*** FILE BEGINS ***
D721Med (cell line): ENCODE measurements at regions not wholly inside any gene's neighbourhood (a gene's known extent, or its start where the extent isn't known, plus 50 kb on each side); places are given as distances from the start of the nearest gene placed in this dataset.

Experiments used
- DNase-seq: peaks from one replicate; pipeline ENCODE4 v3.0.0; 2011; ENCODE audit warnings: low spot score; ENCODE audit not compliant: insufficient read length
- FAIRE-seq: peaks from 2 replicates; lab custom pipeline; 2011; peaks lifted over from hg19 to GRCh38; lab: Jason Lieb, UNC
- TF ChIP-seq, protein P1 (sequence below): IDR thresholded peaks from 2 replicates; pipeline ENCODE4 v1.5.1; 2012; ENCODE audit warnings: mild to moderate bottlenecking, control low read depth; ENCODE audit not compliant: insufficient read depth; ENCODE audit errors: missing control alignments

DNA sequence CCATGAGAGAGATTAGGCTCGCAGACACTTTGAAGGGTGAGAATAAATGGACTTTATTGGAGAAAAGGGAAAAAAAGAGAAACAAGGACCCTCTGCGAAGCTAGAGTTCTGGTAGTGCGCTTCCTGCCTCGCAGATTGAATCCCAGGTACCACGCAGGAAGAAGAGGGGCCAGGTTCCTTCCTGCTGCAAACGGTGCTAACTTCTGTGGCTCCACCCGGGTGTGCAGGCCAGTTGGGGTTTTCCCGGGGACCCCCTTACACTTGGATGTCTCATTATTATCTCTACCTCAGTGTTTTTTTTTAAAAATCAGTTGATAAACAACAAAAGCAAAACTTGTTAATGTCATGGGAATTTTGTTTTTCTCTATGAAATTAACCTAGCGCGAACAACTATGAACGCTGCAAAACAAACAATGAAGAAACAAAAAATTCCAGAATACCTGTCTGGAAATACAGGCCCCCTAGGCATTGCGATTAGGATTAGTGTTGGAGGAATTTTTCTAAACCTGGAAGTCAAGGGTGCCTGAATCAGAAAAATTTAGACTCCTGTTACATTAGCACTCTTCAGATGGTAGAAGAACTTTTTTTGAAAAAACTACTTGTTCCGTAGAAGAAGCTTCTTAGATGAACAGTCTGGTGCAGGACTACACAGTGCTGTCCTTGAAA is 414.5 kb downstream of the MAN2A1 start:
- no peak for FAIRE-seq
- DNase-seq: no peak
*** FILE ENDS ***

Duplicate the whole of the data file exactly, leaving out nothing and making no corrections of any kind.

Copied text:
D721Med (cell line): ENCODE measurements at regions not wholly inside any gene's neighbourhood (a gene's known extent, or its start where the extent isn't known, plus 50 kb on each side); places are given as distances from the start of the nearest gene placed in this dataset.

Experiments used
- DNase-seq: peaks from one replicate; pipeline ENCODE4 v3.0.0; 2011; ENCODE audit warnings: low spot score; ENCODE audit not compliant: insufficient read length
- FAIRE-seq: peaks from 2 replicates; lab custom pipeline; 2011; peaks lifted over from hg19 to GRCh38; lab: Jason Lieb, UNC
- TF ChIP-seq, protein P1 (sequence below): IDR thresholded peaks from 2 replicates; pipeline ENCODE4 v1.5.1; 2012; ENCODE audit warnings: mild to moderate bottlenecking, control low read depth; ENCODE audit not compliant: insufficient read depth; ENCODE audit errors: missing control alignments

DNA sequence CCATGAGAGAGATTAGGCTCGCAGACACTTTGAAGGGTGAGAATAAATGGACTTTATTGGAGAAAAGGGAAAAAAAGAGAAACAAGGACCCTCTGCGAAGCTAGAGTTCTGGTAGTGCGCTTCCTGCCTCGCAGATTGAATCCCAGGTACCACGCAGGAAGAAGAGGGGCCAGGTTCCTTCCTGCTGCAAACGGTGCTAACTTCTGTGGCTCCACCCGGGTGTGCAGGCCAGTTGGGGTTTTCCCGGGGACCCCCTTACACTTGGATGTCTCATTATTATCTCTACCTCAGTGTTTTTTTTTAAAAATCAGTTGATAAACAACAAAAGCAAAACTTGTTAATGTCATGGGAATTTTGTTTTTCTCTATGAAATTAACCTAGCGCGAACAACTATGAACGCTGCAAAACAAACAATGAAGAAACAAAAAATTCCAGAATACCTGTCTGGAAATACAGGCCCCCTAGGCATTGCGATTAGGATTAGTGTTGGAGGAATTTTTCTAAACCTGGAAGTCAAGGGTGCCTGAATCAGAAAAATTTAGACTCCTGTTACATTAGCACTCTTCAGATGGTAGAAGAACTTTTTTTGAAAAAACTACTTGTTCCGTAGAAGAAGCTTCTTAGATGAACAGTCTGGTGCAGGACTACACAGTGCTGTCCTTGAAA is 414.5 kb downstream of the MAN2A1 start:
- no peak for FAIRE-seq
- DNase-seq: no peak